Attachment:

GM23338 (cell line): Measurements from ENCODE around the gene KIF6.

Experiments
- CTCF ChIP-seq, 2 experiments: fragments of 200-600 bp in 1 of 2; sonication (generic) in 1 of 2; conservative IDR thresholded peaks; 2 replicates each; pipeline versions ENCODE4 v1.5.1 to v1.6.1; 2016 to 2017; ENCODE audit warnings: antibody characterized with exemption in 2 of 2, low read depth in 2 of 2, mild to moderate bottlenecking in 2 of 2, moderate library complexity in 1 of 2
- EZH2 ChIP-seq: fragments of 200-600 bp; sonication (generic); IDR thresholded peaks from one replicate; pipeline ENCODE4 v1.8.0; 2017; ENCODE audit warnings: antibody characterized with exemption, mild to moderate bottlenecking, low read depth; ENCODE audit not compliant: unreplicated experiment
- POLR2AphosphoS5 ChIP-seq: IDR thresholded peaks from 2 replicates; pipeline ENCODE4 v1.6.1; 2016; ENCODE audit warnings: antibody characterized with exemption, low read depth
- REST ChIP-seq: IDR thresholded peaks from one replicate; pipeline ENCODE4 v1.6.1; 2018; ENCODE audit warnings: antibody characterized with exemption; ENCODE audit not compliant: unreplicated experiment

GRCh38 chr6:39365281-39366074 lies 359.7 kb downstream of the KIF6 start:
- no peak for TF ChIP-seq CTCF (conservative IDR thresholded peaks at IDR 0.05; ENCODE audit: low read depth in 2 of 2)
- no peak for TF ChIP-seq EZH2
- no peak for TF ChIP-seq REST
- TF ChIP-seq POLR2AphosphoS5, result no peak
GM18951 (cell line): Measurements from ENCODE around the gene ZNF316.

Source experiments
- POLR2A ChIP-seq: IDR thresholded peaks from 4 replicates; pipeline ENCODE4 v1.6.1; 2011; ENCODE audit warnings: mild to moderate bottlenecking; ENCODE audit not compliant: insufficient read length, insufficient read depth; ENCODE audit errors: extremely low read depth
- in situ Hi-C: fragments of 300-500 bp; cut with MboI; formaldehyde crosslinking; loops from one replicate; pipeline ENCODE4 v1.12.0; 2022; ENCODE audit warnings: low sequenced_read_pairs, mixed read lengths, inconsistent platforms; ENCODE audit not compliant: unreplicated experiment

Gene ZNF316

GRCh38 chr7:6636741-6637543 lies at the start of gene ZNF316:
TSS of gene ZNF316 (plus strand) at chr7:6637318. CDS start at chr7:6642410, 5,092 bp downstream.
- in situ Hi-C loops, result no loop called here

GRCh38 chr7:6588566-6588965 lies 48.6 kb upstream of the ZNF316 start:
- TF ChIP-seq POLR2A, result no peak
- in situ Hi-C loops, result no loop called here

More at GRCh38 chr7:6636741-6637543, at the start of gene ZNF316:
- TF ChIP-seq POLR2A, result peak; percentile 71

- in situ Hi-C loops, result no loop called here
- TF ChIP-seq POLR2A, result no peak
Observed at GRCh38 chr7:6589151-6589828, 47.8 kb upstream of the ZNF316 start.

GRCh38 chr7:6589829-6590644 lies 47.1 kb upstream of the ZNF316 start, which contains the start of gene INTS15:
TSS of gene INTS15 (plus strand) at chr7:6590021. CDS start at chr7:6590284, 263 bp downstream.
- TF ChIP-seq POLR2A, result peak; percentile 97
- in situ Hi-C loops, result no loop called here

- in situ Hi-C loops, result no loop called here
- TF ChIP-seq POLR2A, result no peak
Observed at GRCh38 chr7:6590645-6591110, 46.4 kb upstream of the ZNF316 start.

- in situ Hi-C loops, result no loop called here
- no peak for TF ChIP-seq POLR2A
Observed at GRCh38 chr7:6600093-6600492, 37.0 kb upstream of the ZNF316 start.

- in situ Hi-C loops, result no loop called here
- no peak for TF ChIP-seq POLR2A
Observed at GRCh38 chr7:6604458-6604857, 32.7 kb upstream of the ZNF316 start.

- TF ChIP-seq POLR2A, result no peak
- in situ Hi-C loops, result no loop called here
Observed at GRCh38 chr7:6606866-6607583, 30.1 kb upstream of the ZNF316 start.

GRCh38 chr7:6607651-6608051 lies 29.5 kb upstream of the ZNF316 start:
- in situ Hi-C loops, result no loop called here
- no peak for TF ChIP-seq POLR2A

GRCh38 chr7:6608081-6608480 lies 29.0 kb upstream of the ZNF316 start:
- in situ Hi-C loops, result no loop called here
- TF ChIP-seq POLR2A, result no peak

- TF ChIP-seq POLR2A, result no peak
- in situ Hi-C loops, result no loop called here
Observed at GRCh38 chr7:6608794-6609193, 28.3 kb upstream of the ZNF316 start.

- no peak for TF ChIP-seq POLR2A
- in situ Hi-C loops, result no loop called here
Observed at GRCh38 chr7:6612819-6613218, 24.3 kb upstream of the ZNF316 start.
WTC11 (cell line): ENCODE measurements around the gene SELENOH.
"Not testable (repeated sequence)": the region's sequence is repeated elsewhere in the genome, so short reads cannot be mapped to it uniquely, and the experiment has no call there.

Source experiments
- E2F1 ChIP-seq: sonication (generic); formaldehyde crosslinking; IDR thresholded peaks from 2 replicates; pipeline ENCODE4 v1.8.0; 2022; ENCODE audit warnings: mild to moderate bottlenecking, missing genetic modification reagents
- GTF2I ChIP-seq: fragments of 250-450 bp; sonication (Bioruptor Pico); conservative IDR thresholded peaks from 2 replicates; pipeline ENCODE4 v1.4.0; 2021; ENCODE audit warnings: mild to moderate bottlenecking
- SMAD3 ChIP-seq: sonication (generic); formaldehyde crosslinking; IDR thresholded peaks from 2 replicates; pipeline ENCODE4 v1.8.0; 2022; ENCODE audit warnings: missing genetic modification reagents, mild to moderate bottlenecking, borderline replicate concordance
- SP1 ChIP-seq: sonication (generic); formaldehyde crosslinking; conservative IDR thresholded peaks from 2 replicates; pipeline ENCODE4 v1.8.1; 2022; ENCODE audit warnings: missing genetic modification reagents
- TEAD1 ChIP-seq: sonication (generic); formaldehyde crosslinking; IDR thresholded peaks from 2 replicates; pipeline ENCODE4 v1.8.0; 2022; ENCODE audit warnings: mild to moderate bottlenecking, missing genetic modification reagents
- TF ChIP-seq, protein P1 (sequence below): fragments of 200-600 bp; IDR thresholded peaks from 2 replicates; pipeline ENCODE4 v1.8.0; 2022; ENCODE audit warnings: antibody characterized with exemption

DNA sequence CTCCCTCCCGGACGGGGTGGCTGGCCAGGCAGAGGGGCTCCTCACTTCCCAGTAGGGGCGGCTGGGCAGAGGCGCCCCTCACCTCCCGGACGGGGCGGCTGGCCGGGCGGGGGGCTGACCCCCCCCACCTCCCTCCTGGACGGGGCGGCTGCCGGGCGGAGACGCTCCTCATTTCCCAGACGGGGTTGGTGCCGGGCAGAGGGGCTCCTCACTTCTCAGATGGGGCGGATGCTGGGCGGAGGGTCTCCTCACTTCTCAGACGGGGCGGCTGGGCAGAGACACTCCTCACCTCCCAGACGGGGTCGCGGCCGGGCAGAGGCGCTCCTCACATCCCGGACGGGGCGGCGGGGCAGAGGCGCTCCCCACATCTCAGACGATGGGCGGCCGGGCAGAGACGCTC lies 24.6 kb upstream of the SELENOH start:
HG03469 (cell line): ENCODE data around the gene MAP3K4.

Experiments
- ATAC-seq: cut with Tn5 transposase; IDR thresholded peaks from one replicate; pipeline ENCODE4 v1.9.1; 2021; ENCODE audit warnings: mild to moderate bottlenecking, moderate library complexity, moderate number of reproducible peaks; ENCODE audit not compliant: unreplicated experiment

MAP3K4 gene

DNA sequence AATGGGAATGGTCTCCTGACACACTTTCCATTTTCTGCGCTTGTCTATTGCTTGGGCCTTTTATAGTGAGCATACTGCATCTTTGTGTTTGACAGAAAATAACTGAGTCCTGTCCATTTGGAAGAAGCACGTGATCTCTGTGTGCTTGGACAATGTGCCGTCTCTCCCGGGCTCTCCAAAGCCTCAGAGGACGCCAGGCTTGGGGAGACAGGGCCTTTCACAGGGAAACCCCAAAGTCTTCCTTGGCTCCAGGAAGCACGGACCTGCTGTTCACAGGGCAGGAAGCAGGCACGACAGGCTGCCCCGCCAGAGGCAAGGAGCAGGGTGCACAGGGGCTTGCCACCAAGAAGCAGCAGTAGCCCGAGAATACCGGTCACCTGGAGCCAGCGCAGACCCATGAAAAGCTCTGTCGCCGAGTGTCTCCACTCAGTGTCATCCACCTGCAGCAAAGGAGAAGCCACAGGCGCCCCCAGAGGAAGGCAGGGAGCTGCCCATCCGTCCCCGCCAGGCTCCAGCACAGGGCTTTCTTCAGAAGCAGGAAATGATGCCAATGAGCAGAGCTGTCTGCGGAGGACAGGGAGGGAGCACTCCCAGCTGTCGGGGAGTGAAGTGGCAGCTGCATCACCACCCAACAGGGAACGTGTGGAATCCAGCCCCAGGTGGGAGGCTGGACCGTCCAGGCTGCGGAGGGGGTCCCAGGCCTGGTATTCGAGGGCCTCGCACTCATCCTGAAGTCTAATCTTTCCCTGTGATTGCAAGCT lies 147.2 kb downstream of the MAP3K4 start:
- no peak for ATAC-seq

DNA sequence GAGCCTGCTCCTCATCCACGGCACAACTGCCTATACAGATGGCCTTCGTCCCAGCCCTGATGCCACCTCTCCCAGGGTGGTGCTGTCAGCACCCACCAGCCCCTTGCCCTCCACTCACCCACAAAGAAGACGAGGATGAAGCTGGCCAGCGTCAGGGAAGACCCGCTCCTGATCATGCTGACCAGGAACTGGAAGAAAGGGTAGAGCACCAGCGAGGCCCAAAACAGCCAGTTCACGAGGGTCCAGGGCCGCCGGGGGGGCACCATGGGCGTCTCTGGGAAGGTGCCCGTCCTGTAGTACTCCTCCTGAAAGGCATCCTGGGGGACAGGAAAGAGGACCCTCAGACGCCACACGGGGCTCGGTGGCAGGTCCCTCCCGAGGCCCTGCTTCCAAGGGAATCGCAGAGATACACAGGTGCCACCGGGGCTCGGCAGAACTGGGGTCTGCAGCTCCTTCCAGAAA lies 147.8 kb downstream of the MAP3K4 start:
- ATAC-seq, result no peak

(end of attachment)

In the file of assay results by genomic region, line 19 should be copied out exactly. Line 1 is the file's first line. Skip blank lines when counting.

- in situ Hi-C loops, result no loop called here